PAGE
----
Make the Gravy Base
Make a roux: melt butter in a medium saucepan over medium heat. Add the minced shallot and cook until soft. Sprinkle gluten-free flour on top and whisk to create a paste. Continue to cook for 4-5 minutes, stirring frequently, to cook the flour. This helps remove any raw flour taste from the gravy.
Whisk the broth: Turn the heat up to medium-high and pour a steady stream of broth into the roux, whisking constantly. Continue to stir until it's smooth and thickened. The mixture will thicken as it gets warmer. Add a splash of broth as needed to reach the consistency you see in these photos.
Store for later: remove the mixture from the heat and stir in kosher salt and fresh cracked black pepper. Allow it to cool completely and transfer it in an airtight container and store it for up to 3 days. We love these particular glass Weck jars.
Not making this ahead of time? Leave it on the stove for up to 2-3 hours and pour it into the turkey drippings as directed below. Or follow the instructions in the recipe notes if you aren't using turkey drippings.
Finish with the Turkey Drippings
Strain the drippings: transfer the roasted turkey to a serving platter. Place a fine mesh sieve over a measuring glass or bowl and transfer the turkey drippings into the strainer. You could be left with all the brown bits on the bottom of the roasting pan.
Success tip: I spoon any veggies like celery, onion, apples, etc into the strainer carefully lift the roasting pan and drain the remaining liquid (see video in the recipe card below).
Deglaze the pan: place the roasting pan on the stove over two burners set to medium heat. Pour in the white wine, or broth, and scrape all of the brown bits from the bottom of the pan. Continue to cook and simmer for 2-3 minutes to reduce and cook off the alcohol.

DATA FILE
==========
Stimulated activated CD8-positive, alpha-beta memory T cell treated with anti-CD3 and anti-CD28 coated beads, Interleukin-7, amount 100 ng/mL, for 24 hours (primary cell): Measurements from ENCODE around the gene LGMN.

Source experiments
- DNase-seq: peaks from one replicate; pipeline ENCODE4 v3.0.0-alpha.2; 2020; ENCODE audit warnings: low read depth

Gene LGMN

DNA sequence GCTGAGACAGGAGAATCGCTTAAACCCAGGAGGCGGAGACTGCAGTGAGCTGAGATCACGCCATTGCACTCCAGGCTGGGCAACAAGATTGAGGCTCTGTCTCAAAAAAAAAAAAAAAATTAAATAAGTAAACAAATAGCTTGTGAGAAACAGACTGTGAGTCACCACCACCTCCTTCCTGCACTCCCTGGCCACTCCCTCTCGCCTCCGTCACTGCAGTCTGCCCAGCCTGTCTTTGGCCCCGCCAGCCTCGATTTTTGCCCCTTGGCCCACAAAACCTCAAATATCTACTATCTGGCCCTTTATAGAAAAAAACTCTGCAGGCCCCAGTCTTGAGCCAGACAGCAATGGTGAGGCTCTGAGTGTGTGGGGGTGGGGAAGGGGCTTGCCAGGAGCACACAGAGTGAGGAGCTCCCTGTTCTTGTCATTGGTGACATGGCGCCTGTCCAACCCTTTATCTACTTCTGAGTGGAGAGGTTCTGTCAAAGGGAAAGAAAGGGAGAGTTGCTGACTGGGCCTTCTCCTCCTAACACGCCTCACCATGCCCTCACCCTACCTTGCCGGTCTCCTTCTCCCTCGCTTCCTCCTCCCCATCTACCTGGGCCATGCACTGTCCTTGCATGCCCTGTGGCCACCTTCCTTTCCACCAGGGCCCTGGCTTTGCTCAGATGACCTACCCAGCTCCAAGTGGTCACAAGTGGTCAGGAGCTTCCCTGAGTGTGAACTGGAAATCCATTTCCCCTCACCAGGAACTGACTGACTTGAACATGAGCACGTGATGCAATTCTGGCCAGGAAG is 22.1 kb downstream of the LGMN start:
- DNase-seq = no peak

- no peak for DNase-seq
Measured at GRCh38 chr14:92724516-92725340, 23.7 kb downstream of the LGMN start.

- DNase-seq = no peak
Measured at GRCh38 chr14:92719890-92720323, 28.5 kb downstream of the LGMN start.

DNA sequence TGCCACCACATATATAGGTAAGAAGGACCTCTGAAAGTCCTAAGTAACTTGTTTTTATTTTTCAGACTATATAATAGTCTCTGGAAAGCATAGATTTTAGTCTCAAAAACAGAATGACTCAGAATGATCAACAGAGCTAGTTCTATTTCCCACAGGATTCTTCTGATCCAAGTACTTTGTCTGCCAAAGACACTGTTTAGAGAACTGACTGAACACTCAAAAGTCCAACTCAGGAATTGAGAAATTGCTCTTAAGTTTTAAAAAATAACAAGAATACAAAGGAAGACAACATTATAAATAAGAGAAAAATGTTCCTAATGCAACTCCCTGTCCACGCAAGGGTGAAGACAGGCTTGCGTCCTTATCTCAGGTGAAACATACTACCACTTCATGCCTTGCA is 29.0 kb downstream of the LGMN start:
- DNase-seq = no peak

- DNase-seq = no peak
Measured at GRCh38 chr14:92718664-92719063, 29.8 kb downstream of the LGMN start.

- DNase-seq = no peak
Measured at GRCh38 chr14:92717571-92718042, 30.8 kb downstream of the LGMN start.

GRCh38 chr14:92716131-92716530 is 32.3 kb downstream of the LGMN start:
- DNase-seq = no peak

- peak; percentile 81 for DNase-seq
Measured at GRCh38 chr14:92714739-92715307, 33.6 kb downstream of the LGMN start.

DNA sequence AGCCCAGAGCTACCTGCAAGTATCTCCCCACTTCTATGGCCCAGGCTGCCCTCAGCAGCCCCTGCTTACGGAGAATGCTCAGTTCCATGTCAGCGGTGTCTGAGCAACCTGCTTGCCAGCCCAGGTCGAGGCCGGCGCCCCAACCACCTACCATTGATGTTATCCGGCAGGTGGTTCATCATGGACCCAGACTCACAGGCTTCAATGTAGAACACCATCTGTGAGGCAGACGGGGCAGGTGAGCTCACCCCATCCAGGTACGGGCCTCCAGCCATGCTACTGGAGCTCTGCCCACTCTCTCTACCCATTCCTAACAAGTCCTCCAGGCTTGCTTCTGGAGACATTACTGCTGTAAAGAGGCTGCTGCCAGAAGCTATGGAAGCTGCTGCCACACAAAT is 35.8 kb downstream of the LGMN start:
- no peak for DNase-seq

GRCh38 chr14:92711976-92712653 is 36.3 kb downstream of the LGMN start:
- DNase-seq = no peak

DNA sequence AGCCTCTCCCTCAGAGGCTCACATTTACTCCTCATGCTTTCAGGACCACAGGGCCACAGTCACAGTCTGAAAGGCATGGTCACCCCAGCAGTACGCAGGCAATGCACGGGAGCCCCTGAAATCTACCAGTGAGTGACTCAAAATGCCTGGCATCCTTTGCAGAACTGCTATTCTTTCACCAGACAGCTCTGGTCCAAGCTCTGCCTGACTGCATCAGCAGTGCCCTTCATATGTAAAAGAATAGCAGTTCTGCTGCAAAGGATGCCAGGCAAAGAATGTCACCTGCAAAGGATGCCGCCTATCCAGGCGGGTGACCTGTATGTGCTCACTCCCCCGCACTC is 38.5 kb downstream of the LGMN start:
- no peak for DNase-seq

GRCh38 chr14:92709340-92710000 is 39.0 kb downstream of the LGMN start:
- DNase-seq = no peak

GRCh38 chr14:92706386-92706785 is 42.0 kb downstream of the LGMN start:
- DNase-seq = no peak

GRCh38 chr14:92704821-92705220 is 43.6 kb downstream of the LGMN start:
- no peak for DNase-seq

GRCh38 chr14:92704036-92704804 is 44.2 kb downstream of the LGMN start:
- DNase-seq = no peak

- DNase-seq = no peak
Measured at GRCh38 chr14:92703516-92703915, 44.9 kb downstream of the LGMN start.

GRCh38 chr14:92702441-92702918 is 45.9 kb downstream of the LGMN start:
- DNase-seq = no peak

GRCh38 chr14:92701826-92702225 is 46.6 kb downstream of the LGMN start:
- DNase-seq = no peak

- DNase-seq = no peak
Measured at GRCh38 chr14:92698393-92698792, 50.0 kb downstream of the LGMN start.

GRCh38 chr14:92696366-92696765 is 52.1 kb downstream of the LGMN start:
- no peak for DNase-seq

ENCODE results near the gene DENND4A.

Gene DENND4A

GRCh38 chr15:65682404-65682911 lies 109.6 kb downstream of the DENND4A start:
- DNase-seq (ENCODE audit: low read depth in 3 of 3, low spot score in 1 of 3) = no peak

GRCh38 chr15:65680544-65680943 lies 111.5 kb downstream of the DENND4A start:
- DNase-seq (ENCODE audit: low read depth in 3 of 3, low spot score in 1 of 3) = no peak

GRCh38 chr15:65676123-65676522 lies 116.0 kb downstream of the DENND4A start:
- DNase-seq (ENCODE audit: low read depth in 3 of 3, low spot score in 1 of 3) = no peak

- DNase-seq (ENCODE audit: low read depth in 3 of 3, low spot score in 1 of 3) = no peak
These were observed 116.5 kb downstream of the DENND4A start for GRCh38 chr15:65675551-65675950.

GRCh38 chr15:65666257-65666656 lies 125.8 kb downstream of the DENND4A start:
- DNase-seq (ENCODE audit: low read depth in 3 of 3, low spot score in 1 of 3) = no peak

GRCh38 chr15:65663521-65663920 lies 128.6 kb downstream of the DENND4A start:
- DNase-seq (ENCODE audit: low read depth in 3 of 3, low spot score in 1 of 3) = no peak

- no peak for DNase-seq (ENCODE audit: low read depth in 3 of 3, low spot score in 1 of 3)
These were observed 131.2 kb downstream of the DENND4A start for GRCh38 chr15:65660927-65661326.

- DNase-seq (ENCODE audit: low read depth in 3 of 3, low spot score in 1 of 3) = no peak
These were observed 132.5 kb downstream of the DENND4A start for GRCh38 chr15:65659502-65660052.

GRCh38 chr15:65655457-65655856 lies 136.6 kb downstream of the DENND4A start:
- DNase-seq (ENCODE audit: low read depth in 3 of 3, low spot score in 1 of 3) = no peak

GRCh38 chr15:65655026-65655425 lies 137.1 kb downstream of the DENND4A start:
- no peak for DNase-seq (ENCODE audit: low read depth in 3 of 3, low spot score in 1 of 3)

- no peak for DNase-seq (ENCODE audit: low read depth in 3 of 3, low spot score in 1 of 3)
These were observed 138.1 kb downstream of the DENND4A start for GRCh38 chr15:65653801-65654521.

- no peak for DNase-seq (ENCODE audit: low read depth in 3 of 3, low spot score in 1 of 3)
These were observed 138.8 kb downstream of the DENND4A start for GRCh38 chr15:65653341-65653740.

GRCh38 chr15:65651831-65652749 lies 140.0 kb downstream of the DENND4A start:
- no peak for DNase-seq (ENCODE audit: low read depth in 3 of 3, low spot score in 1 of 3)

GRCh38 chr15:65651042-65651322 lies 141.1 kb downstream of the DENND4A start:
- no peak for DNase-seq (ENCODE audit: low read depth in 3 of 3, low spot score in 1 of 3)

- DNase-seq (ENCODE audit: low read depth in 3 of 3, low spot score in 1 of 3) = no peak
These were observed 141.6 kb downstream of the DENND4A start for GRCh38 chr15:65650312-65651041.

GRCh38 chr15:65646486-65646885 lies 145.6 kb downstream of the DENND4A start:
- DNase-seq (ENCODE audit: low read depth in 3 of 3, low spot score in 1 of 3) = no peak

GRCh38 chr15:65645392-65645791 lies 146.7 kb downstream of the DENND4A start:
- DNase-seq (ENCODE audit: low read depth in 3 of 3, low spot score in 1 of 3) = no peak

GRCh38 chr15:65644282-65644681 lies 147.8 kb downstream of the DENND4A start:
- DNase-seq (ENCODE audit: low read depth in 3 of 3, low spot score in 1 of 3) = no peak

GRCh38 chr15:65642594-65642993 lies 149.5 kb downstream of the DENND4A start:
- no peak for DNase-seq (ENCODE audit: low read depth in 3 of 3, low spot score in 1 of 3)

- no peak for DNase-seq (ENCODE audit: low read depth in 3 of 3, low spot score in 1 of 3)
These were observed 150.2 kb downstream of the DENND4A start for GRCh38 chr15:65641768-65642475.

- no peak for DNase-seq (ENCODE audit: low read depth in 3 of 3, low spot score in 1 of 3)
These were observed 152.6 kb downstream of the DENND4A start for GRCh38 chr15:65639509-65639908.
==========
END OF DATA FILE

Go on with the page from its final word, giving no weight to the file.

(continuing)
Not using pan drippings? Pour white wine, ¾ cup of broth, Worcestershire sauce, heavy cream, salt, onion powder, garlic powder, and black pepper into the gravy base. Stir, taste, and adjust seasoning as needed before serving.
Add the gravy base: reduce the heat to low and slowly whisk in the gravy base. Continue to stir and cook until thickened, about 2 minutes. If the gravy is too thick, pour in the strained pan juices a little at a time until you reach your desired consistency. Use chicken broth or turkey broth if you need more.
Final touches: whisk in a few tablespoons of heavy cream, if desired. Taste and add more salt and pepper as needed.
Serve: Transfer the turkey gravy to a gravy boat and serve warm.
Success tip: keep the gravy over very low heat if you're serving it shortly or turn the heat off and warm again right before serving. It may thicken more as it cools or cooks down so keep some broth or drippings close and stir in a bit more as needed.
- Add extra vegetables to the bottom of your roasting pan when you're cooking the turkey. It gives the turkey more flavor, but it's going to give your gravy THE BEST FLAVOR.
- Taste the pan drippings before adding it to the gravy. Remove any charred or burnt bits on the bottom of the pan before whisking in the gravy base.
- Keep the gravy over very low heat if you're serving it shortly or turn the heat off and warm again right before serving. It may thicken more as it cools or cooks down so keep some broth or drippings close and stir in a bit more as needed.
- Save the majority of seasoning until the end. Gravy will continue to cook down and the flavors will concentrate. If you add salt to soon, you could end up witht a very salty gravy.
- Always use a whisk to stir gravy. This ensures a smooth gravy with no clumps!
Troubleshooting Turkey Gravy
The two best ways to thicken gravy are to let it simmer and reduce over low heat, or create a roux in a separate small saucepan and stir it in to thicken. You can also create a slurry of water and cornstarch, but that's my third option.
Make sure to cook the roux on low heat for 4-5 minutes to cook the flour. This removes in raw flour taste.